Countdown to the Civil War: April 5, 1861

The 1st Florida Infantry regiment was mustered into the Confederate services at Chattahoochee, Florida.  Their enlistment was for twelve months.

Union troops were evacuated from Fort Quitman in Texas.

Captain Mercer was given command of the steamers Powhatan, Pawnee, Pocahantas and Harriet Lane and ordered to provide assistance to Fox who had the task of delivering supplies to the besieged Fort Sumter. A further order directed a rendezvous off Charleston Bar on the 11th, to await a transport of troops and stores on the 11th.

However, there had been a conflict of communication in this instance. In order to fulfill the April 11th directive, all four steamships should have joined Mercer at the appointed spot. But Commander Gillis of the Pawahatan had earlier been ordered the aid of Fort Pickens in Florida, and by the time Lincoln directed Secretary Seward to countermand those orders, it was too late. Thus the president was trying to resolve this problem, while also seeking to maintain control of Fort Sumter.

Rachel Norcross’s diary, April 5, 1861:

I don’t believe Stuart knows much about farming. He shows no interest in planting. The weather has improved and surely the soil will dry out enough in the next week or so to begin plowing.  Of course, I’m no farmer either, but I worry that the seed we bought last fall will rot in the barn.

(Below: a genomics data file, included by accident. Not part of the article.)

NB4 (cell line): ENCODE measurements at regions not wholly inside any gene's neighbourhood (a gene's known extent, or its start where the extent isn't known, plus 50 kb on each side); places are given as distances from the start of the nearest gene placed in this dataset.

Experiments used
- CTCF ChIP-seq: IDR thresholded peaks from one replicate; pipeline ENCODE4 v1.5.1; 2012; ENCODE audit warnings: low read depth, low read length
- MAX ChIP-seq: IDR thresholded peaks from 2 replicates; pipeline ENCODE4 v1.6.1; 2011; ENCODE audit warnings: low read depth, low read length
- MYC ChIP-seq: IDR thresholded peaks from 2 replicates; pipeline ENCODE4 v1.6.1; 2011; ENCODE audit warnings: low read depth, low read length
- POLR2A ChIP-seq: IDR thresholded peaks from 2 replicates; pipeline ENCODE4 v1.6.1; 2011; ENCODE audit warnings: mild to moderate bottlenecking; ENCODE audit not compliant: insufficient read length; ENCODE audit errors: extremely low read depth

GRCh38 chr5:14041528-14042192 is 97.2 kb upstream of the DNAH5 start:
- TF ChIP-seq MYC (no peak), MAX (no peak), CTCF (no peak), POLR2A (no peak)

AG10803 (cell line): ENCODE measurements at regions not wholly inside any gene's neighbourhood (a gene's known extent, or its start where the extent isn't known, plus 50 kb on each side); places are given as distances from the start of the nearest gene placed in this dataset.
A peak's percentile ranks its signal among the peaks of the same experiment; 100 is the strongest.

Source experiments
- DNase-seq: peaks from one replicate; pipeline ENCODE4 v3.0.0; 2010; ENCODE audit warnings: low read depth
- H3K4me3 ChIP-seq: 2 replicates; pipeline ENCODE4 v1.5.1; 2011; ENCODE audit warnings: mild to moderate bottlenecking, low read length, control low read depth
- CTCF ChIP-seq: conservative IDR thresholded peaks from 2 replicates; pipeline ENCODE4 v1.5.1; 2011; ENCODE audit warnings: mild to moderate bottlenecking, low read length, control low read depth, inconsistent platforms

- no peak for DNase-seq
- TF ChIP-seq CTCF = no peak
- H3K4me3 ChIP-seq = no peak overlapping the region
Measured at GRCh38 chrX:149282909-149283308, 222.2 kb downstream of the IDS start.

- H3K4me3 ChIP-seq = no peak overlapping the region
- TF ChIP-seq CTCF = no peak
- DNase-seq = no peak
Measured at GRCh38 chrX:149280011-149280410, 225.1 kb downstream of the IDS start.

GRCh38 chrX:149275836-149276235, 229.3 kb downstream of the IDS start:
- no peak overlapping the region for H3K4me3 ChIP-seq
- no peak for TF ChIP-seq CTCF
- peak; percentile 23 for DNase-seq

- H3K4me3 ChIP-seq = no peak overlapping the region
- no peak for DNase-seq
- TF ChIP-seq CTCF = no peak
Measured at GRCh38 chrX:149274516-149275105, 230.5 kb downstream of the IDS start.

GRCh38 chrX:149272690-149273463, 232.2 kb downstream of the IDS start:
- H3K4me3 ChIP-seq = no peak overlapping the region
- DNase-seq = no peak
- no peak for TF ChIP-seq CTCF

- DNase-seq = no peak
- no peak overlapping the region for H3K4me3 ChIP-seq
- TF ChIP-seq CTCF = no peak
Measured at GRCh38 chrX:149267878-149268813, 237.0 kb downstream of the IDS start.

Published in: on April 5, 2011 at 6:00 am  Leave a Comment  
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Countdown to the Civil War: April 4, 1861

As dwindling supplies at Fort Sumter threatened the ability of the garrison to maintain their situation, President Lincoln ordered Naval Commander, Gustavus Fox, to re-supply the fort. Should he encounter resistance from the Confederates, he was to utilize U.S. naval ships to respond.  If they were permitted to deliver supplies to the Fort, no naval action should be taken.

Rachel Norcross’s Diary, April 4, 1861

Feeling blue.  While Stuart may have promised to stay until the baby’s born, I doubt I can hold him to it should war be declared.

Published in: on April 4, 2011 at 6:00 am  Comments (4)  
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Countdown to the Civil War: April 3, 1861

The New York Herald reported on this date that the struggle for dominance between the two confederacies (the Confederate States and the Union) had already begun.  The story mentions that Mr. Case had notified Northern customs official that the entry of goods destined for the secessionist states would no longer be accepted.

A Baton Rouge newspaper reported that the flag of the Confederacy had been flown on April 2nd.

A Confederate battery fired on the ship, Rhoda H. Shannon in Charleston Harbor and South Caroline ratified the Constitution of the Confederate States.

Rachel Norcross’s diary, April 3, 1861

The weather continues cool and showery. The only thing Stuart seems interested in is not whether we will go to war, but when! I don’t even have the comfort of visiting the Westbrooks since Elsa has come down with scarlet fever.

Published in: on April 3, 2011 at 11:21 am  Comments (3)  
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